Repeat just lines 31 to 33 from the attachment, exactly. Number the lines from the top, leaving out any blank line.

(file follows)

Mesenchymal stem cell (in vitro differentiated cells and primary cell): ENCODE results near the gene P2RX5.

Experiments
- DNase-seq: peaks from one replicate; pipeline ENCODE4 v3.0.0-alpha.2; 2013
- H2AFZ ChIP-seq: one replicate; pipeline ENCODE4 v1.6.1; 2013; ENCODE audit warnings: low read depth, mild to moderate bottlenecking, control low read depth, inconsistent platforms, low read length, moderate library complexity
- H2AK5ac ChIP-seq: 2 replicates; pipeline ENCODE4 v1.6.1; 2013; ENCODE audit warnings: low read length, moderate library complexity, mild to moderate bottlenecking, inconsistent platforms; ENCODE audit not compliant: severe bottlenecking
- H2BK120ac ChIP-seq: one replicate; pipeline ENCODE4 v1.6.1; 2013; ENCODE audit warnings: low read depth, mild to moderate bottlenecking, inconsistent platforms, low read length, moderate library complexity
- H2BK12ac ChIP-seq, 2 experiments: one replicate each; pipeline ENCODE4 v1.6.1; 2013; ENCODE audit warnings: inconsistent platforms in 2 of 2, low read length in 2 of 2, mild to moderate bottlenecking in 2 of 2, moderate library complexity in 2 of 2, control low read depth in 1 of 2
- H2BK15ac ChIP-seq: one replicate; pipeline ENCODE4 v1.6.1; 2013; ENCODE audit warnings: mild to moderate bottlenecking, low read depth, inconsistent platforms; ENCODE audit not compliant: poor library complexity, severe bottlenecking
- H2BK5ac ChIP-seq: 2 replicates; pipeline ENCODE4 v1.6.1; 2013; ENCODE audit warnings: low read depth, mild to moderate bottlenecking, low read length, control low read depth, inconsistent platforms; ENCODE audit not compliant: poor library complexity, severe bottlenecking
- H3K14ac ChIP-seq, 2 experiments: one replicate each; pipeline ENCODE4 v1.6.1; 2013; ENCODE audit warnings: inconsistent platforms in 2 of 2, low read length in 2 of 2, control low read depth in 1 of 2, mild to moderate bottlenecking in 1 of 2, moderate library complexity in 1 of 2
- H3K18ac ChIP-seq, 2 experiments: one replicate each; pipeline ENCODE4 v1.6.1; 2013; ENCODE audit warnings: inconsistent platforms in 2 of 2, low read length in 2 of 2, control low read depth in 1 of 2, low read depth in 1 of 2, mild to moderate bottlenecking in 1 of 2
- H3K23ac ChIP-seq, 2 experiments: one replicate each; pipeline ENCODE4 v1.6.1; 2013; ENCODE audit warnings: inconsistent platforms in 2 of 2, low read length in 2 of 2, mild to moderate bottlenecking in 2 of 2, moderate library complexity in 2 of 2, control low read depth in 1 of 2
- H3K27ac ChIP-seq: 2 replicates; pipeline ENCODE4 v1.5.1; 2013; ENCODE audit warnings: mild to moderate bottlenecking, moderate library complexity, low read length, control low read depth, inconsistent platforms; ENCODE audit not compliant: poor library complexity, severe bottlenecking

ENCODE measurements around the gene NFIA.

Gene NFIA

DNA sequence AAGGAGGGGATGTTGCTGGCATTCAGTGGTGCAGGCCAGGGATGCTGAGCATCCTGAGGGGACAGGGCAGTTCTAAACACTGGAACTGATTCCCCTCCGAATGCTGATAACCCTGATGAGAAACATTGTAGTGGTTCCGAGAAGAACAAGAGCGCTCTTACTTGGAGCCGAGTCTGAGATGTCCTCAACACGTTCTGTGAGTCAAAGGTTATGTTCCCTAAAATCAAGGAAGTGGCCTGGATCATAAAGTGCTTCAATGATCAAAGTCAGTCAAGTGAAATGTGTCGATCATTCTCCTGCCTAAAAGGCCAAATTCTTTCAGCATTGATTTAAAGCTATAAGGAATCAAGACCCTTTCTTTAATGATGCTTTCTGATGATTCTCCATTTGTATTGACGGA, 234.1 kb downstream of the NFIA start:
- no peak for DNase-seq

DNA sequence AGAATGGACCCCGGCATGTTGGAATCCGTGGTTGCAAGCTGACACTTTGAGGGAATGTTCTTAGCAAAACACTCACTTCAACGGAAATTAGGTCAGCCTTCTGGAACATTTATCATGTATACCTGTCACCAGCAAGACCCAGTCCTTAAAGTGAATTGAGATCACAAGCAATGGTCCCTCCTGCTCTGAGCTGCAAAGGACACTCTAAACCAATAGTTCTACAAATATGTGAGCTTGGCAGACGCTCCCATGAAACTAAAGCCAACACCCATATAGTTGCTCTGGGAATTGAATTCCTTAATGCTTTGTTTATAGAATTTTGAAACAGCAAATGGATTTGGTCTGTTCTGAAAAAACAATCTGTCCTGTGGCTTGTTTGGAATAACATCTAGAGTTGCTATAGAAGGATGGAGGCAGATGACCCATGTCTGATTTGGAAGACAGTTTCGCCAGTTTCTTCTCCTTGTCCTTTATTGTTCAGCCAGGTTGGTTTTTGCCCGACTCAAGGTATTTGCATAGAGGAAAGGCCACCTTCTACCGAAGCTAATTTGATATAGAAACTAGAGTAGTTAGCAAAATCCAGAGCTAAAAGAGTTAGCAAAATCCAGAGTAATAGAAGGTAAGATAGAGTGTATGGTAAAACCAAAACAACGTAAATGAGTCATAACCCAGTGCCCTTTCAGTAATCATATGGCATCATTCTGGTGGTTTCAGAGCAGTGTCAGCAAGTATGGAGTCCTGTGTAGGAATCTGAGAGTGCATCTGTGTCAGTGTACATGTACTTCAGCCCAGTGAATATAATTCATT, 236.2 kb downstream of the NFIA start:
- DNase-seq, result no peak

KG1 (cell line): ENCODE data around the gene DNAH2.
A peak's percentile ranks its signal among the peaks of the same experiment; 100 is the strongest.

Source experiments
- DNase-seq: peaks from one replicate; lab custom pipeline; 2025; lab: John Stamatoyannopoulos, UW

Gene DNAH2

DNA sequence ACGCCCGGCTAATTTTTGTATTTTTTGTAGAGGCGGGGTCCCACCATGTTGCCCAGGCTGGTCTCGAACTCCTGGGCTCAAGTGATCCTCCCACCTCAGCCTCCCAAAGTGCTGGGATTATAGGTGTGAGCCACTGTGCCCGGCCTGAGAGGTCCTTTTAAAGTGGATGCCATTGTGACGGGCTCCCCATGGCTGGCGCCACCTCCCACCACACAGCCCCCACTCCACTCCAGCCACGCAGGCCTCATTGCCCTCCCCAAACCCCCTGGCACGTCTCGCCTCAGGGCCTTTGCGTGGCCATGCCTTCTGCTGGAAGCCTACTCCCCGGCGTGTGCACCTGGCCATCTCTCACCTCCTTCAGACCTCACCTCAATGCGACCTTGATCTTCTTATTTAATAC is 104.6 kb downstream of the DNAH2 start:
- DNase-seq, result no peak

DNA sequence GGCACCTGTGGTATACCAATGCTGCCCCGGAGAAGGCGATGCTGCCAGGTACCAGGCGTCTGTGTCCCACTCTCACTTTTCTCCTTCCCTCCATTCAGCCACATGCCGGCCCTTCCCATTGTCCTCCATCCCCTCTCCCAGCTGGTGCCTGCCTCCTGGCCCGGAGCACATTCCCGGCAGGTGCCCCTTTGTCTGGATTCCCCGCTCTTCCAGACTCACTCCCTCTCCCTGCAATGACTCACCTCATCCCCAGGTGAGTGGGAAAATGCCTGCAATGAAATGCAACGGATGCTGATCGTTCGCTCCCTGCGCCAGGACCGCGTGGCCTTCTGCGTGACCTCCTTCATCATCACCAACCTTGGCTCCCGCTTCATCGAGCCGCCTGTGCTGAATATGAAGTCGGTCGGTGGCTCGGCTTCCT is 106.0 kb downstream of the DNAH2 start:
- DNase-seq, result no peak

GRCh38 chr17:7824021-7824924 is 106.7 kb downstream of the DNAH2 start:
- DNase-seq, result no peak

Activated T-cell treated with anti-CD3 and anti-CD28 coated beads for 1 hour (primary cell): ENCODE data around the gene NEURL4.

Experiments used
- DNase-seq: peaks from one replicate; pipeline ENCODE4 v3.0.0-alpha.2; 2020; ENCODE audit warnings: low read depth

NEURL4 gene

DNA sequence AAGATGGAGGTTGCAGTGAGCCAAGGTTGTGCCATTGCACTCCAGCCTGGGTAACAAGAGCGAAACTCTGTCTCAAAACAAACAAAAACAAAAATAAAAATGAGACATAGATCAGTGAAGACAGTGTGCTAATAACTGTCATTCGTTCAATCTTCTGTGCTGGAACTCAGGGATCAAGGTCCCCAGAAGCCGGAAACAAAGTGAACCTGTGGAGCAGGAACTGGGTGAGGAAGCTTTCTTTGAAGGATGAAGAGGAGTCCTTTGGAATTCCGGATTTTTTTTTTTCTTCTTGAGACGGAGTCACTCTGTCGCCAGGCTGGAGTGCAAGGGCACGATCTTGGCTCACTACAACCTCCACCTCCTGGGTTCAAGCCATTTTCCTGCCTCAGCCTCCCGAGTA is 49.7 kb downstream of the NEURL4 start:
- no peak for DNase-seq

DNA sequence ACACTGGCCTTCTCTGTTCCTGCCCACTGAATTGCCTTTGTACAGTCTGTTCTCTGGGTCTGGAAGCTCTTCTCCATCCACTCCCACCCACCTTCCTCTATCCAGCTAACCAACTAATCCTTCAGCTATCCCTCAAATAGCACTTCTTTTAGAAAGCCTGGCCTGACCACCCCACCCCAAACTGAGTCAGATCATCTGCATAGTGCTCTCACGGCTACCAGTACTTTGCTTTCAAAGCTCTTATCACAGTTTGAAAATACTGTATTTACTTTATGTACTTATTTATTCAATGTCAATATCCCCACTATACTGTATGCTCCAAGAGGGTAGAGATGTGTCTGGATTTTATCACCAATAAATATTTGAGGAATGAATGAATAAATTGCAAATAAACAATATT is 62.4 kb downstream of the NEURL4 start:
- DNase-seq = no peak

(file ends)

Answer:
Activated T-cell treated with anti-CD3 and anti-CD28 coated beads for 1 hour (primary cell): ENCODE data around the gene NEURL4.

Experiments used
- DNase-seq: peaks from one replicate; pipeline ENCODE4 v3.0.0-alpha.2; 2020; ENCODE audit warnings: low read depth